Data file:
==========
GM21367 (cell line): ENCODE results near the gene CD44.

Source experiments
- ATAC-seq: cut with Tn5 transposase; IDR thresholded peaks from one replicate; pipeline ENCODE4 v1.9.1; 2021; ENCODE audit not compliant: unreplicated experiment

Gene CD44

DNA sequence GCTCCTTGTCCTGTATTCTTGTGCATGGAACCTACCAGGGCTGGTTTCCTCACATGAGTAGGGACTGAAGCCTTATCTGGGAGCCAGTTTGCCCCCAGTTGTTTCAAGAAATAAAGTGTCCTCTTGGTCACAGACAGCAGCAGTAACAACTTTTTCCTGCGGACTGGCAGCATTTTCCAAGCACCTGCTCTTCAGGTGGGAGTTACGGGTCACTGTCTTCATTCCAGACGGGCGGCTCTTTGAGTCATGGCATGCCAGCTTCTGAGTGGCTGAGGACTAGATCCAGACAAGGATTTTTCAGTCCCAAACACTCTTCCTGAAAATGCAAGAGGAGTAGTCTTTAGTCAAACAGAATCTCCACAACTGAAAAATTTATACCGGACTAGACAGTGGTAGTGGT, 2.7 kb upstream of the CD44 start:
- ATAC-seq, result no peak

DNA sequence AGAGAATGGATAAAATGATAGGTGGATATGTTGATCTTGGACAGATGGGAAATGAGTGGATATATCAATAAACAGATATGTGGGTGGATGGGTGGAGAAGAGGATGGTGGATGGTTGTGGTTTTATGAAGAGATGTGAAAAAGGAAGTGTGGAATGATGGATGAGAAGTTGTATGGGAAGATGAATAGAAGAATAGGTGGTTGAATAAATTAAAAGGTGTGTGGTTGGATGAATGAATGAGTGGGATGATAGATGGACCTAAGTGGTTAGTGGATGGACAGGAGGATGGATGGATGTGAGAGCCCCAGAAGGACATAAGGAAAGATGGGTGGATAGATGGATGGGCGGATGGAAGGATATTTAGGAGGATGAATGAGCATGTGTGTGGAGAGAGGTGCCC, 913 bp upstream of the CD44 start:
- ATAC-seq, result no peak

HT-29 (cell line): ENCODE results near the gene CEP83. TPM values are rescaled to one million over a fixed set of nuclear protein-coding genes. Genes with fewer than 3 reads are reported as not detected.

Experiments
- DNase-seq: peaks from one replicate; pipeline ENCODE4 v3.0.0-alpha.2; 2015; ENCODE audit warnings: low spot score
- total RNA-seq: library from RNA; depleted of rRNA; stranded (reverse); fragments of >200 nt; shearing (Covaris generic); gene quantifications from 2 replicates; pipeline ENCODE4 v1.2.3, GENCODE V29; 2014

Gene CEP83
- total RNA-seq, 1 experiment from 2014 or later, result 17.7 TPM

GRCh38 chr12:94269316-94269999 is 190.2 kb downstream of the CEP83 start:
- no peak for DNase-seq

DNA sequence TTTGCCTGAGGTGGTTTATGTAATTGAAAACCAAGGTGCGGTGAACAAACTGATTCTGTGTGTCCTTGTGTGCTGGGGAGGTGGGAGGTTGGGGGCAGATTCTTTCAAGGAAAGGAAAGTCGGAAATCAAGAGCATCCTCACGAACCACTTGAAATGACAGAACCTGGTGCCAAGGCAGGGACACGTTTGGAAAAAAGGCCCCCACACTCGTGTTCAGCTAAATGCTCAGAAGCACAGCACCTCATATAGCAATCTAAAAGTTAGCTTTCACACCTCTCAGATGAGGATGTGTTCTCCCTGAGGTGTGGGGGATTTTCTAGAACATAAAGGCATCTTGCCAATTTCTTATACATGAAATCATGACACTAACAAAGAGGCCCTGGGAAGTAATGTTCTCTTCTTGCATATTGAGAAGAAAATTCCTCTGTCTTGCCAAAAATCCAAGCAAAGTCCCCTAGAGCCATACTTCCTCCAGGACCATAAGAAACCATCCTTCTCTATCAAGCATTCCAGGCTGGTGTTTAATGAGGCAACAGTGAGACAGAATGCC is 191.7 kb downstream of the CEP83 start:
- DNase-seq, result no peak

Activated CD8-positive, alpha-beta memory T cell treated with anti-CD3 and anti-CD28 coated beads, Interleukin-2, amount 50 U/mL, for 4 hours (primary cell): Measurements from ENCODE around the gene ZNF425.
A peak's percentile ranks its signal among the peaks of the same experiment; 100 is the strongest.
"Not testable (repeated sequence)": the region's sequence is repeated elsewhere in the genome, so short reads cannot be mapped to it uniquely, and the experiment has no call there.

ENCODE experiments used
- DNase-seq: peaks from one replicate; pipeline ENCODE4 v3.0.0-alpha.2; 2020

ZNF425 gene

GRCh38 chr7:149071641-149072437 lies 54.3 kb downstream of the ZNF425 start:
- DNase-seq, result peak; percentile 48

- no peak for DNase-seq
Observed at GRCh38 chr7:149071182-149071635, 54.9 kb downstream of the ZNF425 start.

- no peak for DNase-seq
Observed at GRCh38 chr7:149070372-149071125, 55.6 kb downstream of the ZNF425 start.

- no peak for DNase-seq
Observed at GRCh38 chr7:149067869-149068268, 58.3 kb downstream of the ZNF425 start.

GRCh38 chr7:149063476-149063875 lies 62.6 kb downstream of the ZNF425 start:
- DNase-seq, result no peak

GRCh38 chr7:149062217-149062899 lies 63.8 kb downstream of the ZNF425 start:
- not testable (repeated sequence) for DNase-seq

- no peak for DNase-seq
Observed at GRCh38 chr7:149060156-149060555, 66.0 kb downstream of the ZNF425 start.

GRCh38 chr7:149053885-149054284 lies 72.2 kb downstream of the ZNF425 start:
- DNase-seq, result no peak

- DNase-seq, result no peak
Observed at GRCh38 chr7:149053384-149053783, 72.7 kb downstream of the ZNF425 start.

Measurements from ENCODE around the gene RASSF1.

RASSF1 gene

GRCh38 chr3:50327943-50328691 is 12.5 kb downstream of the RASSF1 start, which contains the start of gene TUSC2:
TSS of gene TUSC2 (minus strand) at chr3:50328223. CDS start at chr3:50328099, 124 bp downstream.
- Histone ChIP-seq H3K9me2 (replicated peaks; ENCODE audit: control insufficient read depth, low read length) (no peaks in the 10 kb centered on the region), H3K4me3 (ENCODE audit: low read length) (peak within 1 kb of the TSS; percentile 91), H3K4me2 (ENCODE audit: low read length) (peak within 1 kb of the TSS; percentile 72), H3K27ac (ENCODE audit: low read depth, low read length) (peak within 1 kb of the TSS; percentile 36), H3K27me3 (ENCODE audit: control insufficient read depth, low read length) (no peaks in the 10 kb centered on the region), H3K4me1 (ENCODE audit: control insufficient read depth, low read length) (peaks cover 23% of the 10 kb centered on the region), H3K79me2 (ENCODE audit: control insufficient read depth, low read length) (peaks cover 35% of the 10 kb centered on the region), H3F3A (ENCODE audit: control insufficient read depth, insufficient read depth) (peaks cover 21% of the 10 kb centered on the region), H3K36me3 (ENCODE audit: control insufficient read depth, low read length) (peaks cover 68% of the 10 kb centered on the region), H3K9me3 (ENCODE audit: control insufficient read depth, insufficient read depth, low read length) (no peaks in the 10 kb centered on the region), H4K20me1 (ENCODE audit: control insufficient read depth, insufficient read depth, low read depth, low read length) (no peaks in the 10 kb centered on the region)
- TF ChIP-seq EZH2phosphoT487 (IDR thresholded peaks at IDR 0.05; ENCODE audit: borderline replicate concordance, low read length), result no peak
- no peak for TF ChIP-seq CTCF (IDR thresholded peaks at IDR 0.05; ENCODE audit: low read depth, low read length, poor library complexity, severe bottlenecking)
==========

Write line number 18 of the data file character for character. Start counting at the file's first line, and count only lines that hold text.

- DNase-seq, result no peak